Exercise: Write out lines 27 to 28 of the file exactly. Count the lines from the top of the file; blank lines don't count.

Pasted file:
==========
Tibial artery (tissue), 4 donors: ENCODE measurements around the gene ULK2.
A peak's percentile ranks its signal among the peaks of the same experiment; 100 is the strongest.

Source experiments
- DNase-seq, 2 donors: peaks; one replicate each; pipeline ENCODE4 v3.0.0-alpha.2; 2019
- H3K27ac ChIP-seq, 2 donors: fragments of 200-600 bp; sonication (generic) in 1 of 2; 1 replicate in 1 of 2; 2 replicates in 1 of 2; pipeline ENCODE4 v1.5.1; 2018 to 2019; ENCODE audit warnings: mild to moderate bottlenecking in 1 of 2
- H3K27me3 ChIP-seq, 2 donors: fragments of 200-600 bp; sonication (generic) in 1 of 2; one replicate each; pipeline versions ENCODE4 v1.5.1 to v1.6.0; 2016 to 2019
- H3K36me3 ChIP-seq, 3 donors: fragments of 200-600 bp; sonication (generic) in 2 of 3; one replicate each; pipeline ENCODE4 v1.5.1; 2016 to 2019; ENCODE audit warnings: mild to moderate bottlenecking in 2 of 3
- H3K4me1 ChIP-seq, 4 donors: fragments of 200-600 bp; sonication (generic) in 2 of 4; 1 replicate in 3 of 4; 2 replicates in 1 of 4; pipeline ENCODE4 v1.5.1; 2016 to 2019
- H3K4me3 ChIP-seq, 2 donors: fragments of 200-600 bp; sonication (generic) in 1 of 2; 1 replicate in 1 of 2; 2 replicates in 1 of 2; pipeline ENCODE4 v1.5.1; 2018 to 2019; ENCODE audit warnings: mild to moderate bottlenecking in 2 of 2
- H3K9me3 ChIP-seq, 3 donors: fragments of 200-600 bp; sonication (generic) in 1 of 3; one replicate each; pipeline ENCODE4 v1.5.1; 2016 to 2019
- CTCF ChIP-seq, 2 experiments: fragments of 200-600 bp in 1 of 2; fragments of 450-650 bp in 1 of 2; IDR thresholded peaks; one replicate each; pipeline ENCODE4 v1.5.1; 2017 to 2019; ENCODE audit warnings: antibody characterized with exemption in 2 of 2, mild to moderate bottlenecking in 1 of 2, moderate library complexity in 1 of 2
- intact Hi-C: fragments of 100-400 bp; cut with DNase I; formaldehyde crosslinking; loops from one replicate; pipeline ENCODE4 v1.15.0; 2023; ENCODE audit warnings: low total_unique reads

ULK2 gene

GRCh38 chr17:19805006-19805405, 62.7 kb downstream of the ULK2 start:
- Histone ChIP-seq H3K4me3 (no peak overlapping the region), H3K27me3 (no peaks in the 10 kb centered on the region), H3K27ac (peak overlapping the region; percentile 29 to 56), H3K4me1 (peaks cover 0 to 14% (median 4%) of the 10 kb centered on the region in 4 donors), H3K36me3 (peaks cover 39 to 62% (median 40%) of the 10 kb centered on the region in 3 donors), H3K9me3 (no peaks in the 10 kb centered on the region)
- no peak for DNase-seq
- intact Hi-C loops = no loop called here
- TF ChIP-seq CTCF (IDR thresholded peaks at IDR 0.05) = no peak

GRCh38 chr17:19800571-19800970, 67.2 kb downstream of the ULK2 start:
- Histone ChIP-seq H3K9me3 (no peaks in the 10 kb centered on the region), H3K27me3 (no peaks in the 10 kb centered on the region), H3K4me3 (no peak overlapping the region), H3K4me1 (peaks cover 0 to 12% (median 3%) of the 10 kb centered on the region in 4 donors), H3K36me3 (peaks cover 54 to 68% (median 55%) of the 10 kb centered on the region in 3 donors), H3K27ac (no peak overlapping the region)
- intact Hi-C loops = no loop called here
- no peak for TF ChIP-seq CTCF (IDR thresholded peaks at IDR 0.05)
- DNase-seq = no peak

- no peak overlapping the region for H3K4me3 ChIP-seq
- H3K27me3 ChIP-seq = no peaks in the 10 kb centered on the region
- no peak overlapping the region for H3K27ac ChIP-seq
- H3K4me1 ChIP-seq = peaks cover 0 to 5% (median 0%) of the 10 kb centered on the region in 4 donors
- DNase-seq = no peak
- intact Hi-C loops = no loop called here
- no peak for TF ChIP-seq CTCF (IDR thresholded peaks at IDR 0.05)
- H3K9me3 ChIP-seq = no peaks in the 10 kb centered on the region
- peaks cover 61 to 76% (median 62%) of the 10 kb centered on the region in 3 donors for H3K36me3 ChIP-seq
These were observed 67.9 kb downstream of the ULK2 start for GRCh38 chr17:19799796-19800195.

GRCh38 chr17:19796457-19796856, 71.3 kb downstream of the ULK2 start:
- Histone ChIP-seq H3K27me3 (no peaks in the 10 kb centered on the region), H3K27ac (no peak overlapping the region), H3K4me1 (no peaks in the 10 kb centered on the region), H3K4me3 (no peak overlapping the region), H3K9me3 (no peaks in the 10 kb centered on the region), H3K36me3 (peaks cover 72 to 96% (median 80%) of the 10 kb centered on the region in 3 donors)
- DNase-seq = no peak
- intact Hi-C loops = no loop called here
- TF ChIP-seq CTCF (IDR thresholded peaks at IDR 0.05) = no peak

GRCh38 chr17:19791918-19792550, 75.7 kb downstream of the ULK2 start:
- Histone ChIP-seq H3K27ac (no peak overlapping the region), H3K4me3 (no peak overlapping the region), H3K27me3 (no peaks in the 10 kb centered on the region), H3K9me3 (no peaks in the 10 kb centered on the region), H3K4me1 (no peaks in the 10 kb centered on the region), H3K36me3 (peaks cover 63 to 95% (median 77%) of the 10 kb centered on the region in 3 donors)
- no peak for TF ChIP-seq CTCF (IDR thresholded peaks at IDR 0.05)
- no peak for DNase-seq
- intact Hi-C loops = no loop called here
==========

- H3K4me1 ChIP-seq = peaks cover 0 to 5% (median 0%) of the 10 kb centered on the region in 4 donors
- DNase-seq = no peak